Students, teachers, parents and their allies will converge on the nation's capital next weekend to rally for gun control and school safety measures in the wake of last month's shooting in a Florida high school.
Thousands of people from across the country are expected to participate in the "March for Our Lives," organized by students of Marjory Stoneman Douglas High School in Parkland, Florida, where a gunman killed 17 people and injured others on Valentine's Day. The accused shooter, 19-year-old Nikolas Cruz, was a former student at the school and was armed with an AR-15-style rifle he had legally purchased a year ago, authorities said.
Now, students around the country -- using the slogan "Never Again" -- are calling on lawmakers to make schools safer and enact tougher gun control laws, such as prohibiting the sale of high-capacity magazines and banning the high-powered, highly-lethal assault-style weapons often used in mass shootings.
Here's everything you need to know about the upcoming "March for Our Lives."
When is the march?
"March for Our Lives" will begin at noon ET on Saturday, more than five weeks after the deadly school shooting.
There have been other events in support of the shooting survivors, including a National School Walkout on March 14 that lasted for 17 minutes to honor those killed a month earlier in Parkland and to protest gun violence across the country.
Where is the march?
The main "March for Our Lives" event will take place in Washington, D.C., beginning on Pennsylvania Avenue between 3rd Street NW and 12th Street NW.
But there are hundreds of satellite marches, or "sibling marches," planned for the same day around the world. Each sibling march is an independent, student-led initiative, according to the "March for Our Lives" official website.
There are sibling marches planned in cities including Los Angeles, Chicago, New York City, Boston, Ottawa, Buenos Aires, Madrid, Paris, Dublin, London, Berlin, Stockholm, Rome, Tel Aviv, Mumbai, Hong Kong, Tokyo and Sydney, to name just a few.
Who's supporting the event?
Countless people, including a number of celebrities, have voiced their support for the march by announcing their plans to participate or donating to the movement's GoFundMe page, which has raised over $3.3 million in just 24 days. Half of the funds raised via the crowdfunding platform will go toward the March for Our Lives Action Fund, which will cover expenses associated with the March 24 event in Washington, D.C.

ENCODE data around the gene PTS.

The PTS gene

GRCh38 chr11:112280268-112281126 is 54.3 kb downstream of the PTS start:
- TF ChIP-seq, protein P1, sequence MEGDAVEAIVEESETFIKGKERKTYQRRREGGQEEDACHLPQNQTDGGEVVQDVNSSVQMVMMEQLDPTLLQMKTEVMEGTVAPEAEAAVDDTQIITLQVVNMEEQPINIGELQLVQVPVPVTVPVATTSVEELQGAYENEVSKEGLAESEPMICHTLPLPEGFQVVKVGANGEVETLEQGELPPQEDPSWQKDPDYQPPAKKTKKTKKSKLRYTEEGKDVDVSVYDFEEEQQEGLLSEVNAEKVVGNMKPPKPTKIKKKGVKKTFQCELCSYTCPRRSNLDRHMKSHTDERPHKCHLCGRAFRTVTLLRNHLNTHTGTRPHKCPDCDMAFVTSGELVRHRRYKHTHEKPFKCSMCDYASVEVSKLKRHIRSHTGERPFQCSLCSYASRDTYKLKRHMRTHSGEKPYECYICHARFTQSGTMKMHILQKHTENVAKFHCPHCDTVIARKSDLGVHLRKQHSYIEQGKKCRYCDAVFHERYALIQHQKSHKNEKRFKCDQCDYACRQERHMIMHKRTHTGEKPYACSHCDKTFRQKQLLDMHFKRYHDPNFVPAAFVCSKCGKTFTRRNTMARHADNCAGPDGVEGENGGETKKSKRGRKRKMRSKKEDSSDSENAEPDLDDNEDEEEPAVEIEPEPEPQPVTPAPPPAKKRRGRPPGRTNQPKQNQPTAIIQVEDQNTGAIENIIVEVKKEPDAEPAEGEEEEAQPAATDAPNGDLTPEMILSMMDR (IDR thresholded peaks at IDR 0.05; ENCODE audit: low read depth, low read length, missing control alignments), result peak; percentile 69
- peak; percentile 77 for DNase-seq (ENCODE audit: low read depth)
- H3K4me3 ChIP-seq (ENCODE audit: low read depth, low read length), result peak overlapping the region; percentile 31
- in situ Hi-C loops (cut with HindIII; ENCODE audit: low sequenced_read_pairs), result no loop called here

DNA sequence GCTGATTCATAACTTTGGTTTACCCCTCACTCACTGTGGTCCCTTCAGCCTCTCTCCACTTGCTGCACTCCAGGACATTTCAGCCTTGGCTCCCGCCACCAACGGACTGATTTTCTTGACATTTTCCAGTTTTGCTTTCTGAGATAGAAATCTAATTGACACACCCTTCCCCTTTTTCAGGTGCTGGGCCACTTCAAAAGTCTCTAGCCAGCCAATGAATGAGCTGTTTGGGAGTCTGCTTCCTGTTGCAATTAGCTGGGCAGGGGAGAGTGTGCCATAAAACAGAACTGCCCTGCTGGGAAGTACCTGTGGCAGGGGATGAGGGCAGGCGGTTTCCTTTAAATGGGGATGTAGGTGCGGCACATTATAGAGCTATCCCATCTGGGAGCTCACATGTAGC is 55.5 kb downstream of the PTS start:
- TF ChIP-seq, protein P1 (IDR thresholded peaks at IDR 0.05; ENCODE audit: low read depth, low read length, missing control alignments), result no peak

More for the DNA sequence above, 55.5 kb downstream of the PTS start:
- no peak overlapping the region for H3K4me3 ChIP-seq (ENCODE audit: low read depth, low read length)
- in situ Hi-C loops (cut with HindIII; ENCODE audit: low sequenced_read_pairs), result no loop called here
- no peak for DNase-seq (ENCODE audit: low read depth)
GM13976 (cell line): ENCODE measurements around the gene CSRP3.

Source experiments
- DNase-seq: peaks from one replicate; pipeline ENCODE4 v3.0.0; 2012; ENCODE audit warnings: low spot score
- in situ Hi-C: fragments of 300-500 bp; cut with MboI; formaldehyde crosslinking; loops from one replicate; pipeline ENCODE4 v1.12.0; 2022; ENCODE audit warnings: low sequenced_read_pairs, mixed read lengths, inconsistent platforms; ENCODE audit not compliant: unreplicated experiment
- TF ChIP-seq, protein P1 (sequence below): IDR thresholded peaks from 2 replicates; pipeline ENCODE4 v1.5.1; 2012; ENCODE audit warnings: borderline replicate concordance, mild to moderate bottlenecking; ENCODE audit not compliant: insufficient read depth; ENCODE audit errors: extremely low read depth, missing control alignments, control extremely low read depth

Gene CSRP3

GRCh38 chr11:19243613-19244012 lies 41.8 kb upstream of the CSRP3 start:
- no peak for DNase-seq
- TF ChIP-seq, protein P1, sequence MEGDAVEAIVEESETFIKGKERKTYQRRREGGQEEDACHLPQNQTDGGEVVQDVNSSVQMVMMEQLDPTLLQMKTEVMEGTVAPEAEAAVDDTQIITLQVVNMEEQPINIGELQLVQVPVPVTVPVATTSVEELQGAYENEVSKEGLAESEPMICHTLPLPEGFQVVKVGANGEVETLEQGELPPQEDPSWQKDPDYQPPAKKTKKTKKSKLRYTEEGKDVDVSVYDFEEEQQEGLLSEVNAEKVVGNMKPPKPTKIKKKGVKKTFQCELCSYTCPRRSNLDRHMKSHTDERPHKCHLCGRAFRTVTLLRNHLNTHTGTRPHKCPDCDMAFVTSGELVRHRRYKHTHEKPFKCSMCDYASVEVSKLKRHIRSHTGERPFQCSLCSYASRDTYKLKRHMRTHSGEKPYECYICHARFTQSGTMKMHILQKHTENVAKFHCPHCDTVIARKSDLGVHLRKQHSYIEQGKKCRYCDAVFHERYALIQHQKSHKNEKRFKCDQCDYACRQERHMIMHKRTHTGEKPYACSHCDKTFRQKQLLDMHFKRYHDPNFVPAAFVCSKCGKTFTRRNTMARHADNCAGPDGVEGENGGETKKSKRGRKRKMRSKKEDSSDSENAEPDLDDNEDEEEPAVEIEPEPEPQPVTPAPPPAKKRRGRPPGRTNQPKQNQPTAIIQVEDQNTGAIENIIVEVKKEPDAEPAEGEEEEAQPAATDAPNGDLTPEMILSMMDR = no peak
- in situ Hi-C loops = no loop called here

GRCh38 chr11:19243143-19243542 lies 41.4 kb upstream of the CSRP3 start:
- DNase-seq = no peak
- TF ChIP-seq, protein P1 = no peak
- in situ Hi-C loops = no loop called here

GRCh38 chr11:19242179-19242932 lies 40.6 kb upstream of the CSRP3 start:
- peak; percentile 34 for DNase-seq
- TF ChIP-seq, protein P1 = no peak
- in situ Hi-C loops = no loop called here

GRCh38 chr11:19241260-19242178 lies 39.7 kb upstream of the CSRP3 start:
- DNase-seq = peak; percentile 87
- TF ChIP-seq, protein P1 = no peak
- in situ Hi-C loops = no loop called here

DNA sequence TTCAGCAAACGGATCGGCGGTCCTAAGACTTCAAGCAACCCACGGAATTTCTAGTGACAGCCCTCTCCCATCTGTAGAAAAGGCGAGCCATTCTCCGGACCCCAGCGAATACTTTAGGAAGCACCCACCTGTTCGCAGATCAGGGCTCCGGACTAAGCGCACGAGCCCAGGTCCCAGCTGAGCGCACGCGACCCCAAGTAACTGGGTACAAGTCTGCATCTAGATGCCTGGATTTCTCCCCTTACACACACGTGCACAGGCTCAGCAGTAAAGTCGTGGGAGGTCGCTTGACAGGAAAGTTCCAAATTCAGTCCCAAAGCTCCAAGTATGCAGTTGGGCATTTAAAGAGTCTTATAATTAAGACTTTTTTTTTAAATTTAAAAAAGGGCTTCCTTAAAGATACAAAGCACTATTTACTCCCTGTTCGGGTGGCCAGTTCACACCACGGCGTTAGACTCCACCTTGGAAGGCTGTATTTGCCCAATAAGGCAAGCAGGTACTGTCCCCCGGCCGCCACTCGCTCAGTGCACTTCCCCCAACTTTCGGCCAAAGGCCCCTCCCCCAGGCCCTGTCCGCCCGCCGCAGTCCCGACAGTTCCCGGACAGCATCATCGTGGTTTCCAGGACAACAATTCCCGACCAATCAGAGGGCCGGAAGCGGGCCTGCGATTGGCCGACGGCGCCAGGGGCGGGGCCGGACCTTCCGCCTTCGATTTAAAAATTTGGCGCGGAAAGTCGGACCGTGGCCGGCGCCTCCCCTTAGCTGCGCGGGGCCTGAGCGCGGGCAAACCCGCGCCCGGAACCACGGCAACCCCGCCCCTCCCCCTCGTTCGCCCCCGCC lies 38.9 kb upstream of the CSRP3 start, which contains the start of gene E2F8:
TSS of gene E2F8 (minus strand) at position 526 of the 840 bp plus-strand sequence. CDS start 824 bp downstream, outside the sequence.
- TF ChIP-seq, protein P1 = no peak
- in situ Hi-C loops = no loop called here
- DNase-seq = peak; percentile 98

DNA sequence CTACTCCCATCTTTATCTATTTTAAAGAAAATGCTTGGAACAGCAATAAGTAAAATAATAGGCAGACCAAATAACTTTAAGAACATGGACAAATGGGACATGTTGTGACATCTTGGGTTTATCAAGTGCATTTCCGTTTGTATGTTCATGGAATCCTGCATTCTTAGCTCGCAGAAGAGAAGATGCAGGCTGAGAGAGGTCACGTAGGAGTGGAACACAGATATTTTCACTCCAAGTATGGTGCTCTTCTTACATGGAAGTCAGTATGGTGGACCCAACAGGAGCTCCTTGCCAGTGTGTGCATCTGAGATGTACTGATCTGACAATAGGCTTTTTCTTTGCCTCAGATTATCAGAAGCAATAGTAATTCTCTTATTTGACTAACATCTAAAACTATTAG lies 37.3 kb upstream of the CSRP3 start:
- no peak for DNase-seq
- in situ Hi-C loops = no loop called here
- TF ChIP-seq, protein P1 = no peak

The other half will be given to the victims and their families of the Feb. 14 school shooting via the Broward Education Foundation.
Actor George Clooney and his wife, Amal, a human rights lawyer, gave $500,000 to "March for Our Lives" and said their family will be at the event in Washington, D.C.
“Amal and I are so inspired by the courage and eloquence of these young men and women from Stoneman Douglas High School," George Clooney said in a statement on Feb. 20. "Our family will be there on March 24 to stand side by side with this incredible generation of young people from all over the country, and in the name of our children Ella and Alexander, we’re donating 500,000 dollars to help pay for this groundbreaking event. Our children’s lives depend on it."
Media mogul Oprah Winfrey announced via Twitter that she will match the Clooneys' donation. She tweeted, "George and Amal, I couldn’t agree with you more. I am joining forces with you and will match your $500,000 donation to ‘March For Our Lives.’ These inspiring young people remind me of the Freedom Riders of the 60s who also said we’ve had ENOUGH and our voices will be heard."
Many celebrities, including singers Harry Styles, Mariah Carey and Justin Bieber, have also shown their support by signing a petition created by the "March for Our Lives" organizers that calls for action to end gun violence and protect schools.
David Hogg, a student at Marjory Stoneman Douglas High School, announced on CNN that singers Ariana Grande, Jennifer Hudson, Miley Cyrus and Demi Lovato will be marching alongside him and the other organizers in Washington, D.C.
Why are people marching?
The "March for Our Lives" organizers explain on the official website that they support the constitutional right of law-abiding U.S. citizens to bear arms, but the recent surge of mass shootings, particularly at schools, calls for an honest discussion about guns.
So students, teachers and their supporters will take to the streets because they "will no longer risk their lives waiting for someone else to take action to stop the epidemic of mass school shootings that has become all too familiar," the organizers say.
"Not one more. We cannot allow one more child to be shot at school. We cannot allow one more teacher to make a choice to jump in front of a firing assault rifle to save the lives of students," the organizers say in their online mission statement. "In the tragic wake of the seventeen lives brutally cut short in Florida, politicians are telling us that now is not the time to talk about guns. March For Our Lives believes the time is now."